It was recommended to me that I get Radiesse only on my upper lip since it is thinner then my bottom. Within a few days I noticed a bump on the inside of my lip. I returned and was injected with a dissolver twice. It is now over a year and the bump is still there. I can move it around, bite down on it and when I pinch it I can feel it flatten out. It does not hurt but it bothers me. When I stretch out my lip it looks like white material bumpy material. What do I do? What is the bump?
Over a Year Later and Bumps from Radiesse Still in Upper Lip, What's The Cause and How Can It Be Fixed? (photo)
Doctor Answers (9)
Treatment of Nodule Formation After Radiesse Injection
The lump you have in your lip is an accumulation of the Radiesse material, calcium hydroxylapatite (CaHA), and perhaps some fibrous tissue as well. Radiesse usually lasts about 9 -12 months, but can last much longer. Based upon your story and the picture you provided I suspect this will be present for some time yet, and I understand your frustration. I’m surprised that you don’t accidentally bite down on regularly.
Merz and Bioform have not recommended Radiesse for use in the lips for several years. When Radiesse was first introduced to the cosmetic market (called Radiance at that time) there were some discussions about carefully using it for lip enhancement. I actually have used Radiesse several times for lip enhancement, and have done so very effectively without problems. You have to do it very carefully, use only a small amount of product, and use a different technique than what you use for hyaluronic acid (HA) fillers. I am not here to advocate Radiesse for lip enhancement and it would not be considered standard of care. And there really is no reason to use it when Restylane and Juvederm are available, easier to inject into the lip, and have a good safety profile.
I’m not sure what your physician injected into the nodule, but this was not unreasonable. To be more specific, there is no enzyme or other product that currently exists to degrade CaHA (like hyaluronidase is available to degrade HA). But there is a study which discusses injection of fluid, in the early post-injection period, to treat nodule formation.
A study published in Dermatologic Surgery (Voights et. al., Dispersion of CaHA Accumulations, 36:S1:May 2010, pg798-803) discusses a possible treatment for inadvertent accumulations/nodules of CaHA. This describes injecting fluid into the accumulation and then performing massage. This helped promote flattening of the nodule and dispersion into the tissues. Following injection of CaHA, nodule dissipation by mechanical massage becomes less apparent over time, suggesting that early intervention with fluid to correct any observed palpable accumulation of CaHA material would be the preferred course of action. Regardless of the fluid used (lidocaine, sterile water, or saline), the addition of fluid to the accumulated CaHA was found to be superior to massage alone. Although no enzyme currently exists to degrade CaHA, this simple technique of fluid plus massage provides a mechanism to more effectively treat technical errors and perhaps avoid the need for more aggressive techniques.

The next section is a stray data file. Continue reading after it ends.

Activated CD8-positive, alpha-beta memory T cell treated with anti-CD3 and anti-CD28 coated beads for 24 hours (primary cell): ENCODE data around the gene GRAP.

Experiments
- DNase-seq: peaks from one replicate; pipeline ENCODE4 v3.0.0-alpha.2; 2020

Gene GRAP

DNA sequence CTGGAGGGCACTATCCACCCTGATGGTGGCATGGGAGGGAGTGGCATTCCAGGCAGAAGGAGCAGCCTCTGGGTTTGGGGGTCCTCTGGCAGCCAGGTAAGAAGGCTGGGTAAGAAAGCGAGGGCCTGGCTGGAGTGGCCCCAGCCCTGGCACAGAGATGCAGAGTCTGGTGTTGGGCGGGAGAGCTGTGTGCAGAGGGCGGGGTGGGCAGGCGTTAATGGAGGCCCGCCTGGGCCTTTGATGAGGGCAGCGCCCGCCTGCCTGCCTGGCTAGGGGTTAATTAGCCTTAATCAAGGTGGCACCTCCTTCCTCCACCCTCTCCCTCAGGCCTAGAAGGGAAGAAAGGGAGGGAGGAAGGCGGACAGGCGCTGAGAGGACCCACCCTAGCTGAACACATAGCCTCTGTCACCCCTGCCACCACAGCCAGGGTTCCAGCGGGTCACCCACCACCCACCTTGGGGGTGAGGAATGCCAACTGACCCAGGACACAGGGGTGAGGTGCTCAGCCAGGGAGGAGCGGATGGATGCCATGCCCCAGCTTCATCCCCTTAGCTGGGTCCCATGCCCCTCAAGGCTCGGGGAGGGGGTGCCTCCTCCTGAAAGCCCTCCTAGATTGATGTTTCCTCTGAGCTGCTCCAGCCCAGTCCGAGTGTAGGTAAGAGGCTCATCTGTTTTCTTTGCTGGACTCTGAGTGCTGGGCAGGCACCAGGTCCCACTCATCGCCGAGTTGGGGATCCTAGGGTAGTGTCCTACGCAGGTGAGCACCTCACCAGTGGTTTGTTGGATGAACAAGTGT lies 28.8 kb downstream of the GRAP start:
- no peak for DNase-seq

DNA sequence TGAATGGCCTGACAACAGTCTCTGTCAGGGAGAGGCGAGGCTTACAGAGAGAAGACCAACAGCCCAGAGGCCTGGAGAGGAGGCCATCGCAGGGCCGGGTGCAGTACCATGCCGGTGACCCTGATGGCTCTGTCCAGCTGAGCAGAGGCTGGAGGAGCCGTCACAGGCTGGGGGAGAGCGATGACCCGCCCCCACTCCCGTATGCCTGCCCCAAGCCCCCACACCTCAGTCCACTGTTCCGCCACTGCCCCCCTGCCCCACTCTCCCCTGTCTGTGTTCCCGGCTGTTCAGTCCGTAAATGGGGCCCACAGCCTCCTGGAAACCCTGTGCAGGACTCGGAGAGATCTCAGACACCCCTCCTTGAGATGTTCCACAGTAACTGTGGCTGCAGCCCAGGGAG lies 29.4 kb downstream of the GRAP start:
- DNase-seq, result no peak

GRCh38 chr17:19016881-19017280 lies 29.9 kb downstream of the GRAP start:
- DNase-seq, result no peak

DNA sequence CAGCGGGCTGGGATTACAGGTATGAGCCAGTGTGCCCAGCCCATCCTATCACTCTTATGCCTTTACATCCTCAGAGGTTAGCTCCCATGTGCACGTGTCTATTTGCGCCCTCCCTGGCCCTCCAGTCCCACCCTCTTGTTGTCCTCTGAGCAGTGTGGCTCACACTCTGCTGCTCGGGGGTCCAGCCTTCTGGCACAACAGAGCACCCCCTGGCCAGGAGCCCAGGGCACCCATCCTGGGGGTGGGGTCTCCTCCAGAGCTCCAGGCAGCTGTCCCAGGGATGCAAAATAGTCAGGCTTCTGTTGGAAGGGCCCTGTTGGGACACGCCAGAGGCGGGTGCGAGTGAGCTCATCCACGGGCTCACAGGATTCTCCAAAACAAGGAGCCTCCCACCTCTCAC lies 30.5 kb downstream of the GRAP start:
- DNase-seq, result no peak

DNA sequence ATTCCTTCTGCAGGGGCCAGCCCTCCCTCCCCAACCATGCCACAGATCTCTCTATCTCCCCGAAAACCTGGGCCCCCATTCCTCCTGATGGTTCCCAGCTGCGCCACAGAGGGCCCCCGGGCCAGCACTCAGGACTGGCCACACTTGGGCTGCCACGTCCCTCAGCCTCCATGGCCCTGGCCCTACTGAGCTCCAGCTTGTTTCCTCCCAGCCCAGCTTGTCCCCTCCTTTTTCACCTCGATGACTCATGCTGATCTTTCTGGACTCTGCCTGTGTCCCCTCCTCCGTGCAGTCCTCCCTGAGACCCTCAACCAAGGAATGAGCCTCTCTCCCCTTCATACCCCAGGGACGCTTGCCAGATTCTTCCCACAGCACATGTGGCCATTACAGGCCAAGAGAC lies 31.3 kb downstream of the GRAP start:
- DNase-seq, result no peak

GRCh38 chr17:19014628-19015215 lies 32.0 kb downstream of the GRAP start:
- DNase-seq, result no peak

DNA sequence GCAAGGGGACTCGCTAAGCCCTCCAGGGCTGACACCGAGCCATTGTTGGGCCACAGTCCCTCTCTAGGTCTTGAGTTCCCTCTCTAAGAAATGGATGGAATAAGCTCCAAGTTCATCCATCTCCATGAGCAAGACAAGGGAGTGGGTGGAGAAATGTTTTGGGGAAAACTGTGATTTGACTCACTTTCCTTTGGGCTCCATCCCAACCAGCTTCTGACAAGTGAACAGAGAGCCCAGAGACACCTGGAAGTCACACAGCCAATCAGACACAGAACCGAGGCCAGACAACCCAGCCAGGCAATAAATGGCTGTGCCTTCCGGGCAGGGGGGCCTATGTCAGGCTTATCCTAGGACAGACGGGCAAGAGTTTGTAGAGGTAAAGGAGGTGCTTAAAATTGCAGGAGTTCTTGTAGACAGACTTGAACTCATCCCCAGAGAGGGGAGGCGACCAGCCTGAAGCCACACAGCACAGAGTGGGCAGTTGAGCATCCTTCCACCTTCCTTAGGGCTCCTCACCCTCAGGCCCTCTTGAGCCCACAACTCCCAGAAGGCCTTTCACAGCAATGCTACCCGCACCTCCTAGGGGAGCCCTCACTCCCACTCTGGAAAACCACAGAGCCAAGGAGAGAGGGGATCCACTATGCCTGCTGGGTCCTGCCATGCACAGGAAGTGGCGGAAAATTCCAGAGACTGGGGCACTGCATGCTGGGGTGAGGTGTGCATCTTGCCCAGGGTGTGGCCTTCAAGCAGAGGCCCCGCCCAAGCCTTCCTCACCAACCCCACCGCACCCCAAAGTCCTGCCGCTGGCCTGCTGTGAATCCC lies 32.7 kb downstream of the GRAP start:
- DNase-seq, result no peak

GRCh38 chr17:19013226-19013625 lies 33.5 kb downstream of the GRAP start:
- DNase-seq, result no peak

You certainly could continue to wait and let this improve with time. There is some possibility that it will not completely resolve. If you want to get rid of it sooner, then you could have it treated by a relatively simple surgical procedure. The incision can be placed in the inner part of the lip, the risk of lip deformity should be low, and the resulting scar should be minimal. Seek a board certified plastic surgeon to discuss this treatment option.
If you seek lip enhancement in the future, please use Restylane or Juvederm. After these products have been used regularly for several treatments, they do have good longevity, but are not permanent.
Best wishes. Kenneth Dembny
Radiesse bumps in lips
I am sorry to read about your unfortunate experience with lip augmentation. In my practice, Radiesse is only used in the nasolabial folds, the marionette lines, and other deep, thick tissues. I believe this filler to be too thick for application in the lips or around the eyes.